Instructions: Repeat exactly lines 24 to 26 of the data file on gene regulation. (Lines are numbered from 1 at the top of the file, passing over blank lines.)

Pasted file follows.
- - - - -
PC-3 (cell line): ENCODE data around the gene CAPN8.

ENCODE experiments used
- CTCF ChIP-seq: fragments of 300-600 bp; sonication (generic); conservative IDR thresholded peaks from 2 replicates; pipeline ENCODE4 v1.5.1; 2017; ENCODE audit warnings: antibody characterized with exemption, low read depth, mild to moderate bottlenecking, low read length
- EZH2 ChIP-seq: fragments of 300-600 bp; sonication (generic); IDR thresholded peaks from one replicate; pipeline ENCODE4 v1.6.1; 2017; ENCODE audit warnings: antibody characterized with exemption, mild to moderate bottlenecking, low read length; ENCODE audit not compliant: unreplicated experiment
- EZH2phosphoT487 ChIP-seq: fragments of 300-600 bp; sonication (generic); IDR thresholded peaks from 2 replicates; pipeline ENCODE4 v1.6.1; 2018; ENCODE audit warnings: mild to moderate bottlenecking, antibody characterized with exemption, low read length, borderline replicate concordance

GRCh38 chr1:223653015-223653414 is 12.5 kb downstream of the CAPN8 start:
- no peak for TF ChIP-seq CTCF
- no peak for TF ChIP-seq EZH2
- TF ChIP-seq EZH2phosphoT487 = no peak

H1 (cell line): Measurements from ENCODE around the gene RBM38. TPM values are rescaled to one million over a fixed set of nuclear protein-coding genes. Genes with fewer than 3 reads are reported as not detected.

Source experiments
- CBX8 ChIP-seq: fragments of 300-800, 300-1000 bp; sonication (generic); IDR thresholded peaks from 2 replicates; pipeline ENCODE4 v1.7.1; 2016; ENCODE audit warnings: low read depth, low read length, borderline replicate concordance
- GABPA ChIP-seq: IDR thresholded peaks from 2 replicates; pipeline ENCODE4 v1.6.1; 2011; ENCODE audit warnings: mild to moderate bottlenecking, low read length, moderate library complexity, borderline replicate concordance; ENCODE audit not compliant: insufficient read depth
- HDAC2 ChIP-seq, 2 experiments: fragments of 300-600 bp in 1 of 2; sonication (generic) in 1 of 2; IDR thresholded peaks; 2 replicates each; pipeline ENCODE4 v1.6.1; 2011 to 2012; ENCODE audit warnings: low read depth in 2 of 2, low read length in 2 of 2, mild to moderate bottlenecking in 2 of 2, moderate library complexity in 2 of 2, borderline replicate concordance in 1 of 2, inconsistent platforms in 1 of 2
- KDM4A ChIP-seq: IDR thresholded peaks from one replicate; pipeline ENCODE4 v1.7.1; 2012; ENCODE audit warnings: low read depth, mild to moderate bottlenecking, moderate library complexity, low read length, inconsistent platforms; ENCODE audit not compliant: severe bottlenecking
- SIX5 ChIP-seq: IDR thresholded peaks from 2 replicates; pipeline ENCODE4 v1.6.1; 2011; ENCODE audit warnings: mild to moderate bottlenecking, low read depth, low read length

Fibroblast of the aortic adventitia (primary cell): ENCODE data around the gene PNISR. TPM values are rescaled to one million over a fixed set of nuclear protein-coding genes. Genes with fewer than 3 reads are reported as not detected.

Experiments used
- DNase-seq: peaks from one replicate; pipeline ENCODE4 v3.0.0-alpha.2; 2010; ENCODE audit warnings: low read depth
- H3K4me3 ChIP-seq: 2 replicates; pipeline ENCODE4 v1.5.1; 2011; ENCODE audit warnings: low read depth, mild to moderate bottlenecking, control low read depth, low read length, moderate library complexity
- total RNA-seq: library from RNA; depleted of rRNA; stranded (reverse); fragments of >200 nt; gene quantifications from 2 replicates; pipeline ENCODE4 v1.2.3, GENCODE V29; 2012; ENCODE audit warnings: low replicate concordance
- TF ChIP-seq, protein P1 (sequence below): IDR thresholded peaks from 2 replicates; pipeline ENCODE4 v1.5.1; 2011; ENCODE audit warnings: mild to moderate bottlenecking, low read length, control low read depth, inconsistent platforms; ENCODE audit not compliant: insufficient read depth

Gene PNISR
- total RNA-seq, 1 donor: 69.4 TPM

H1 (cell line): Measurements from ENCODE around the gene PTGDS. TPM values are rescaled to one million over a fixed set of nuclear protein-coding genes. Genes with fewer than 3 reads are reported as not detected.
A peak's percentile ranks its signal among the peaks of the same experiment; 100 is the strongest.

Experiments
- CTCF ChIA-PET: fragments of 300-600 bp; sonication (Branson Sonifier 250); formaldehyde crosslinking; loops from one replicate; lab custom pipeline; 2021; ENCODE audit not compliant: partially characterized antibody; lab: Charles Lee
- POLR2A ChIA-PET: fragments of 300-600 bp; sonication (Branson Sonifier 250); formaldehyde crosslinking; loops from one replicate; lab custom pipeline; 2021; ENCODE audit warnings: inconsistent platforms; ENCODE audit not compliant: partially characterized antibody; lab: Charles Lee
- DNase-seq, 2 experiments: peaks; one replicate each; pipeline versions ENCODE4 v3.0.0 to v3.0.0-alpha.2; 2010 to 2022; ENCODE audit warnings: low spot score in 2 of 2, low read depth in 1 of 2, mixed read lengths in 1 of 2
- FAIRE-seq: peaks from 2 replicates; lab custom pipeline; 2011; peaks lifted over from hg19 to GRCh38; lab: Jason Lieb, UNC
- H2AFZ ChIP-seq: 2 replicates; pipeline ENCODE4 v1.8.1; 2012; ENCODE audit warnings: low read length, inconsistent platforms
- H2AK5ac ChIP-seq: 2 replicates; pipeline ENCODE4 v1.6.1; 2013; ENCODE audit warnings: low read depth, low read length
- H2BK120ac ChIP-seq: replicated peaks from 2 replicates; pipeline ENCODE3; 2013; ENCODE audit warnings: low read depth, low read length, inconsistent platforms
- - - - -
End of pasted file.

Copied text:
- total RNA-seq, 1 donor: 69.4 TPM

H1 (cell line): Measurements from ENCODE around the gene PTGDS. TPM values are rescaled to one million over a fixed set of nuclear protein-coding genes. Genes with fewer than 3 reads are reported as not detected.
A peak's percentile ranks its signal among the peaks of the same experiment; 100 is the strongest.